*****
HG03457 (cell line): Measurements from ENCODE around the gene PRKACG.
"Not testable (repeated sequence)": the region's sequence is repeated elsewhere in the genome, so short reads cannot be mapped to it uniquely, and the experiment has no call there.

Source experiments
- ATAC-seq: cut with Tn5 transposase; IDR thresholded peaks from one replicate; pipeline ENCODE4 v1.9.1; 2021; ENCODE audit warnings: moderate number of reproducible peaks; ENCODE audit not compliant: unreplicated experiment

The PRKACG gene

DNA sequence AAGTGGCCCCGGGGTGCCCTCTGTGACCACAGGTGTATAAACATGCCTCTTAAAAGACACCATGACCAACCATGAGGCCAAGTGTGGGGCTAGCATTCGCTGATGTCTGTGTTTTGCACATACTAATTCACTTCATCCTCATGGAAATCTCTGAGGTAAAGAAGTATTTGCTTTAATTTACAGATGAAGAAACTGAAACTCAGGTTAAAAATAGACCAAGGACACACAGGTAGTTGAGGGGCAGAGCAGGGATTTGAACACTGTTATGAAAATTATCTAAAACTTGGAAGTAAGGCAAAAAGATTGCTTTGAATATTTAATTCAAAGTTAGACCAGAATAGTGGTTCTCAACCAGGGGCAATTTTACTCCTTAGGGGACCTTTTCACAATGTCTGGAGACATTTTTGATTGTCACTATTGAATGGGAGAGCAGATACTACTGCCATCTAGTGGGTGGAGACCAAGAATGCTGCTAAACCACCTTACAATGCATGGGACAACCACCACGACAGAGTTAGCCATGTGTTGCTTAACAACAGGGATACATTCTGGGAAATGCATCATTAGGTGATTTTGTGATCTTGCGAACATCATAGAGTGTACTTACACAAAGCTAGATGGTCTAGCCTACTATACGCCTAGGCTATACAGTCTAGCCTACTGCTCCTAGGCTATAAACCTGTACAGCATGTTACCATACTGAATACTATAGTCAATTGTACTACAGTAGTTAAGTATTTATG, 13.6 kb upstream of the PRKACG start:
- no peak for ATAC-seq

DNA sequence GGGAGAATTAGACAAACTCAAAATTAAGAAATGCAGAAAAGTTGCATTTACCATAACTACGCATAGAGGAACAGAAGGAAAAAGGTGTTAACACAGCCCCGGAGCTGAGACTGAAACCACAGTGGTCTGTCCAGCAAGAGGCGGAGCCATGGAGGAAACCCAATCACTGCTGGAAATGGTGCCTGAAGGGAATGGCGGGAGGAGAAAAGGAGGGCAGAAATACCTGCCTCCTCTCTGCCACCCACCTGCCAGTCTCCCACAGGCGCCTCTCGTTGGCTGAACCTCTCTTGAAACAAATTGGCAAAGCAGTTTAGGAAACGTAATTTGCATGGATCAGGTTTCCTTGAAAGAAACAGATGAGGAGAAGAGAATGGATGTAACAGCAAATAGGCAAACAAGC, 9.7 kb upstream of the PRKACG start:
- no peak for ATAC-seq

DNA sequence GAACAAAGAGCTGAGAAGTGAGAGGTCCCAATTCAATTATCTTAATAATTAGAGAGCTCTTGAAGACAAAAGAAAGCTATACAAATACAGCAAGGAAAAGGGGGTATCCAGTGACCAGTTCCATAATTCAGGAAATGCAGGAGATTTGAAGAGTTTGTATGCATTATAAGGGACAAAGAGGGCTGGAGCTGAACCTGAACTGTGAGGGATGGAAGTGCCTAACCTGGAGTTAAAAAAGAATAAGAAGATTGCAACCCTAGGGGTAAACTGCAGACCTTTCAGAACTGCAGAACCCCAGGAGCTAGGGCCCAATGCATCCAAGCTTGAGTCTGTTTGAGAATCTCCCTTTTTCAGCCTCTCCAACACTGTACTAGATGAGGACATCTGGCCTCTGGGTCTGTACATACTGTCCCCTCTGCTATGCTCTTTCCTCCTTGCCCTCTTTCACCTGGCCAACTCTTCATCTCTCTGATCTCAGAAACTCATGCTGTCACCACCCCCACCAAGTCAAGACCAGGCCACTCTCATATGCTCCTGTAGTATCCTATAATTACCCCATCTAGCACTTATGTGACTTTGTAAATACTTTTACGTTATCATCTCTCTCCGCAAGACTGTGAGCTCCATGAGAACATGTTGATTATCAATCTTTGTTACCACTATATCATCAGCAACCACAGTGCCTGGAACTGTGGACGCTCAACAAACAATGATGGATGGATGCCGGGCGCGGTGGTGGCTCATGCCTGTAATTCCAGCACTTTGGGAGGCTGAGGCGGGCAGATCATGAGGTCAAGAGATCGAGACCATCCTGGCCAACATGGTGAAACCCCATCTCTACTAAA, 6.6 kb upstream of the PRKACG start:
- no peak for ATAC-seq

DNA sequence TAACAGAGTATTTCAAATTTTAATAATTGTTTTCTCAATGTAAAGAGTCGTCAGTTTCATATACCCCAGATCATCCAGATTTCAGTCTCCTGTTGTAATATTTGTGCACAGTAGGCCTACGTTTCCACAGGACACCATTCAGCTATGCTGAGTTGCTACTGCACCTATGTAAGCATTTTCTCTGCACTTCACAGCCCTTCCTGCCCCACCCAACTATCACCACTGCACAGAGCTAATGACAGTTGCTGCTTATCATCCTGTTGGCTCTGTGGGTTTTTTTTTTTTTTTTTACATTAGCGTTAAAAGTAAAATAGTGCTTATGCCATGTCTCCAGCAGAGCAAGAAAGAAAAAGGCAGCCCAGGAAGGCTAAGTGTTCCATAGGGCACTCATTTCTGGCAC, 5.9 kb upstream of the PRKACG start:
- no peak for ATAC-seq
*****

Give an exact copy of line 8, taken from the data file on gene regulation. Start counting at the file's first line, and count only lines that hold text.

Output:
DNA sequence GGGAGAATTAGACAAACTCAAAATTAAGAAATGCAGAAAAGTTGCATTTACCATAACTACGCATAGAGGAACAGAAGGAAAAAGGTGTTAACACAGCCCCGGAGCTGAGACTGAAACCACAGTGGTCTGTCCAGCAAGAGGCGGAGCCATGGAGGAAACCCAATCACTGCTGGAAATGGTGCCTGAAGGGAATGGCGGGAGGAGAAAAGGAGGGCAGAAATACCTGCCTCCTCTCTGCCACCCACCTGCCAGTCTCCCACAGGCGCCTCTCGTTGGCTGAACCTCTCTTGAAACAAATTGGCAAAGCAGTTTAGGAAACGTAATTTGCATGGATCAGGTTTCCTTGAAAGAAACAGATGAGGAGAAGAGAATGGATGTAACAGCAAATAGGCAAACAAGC, 9.7 kb upstream of the PRKACG start: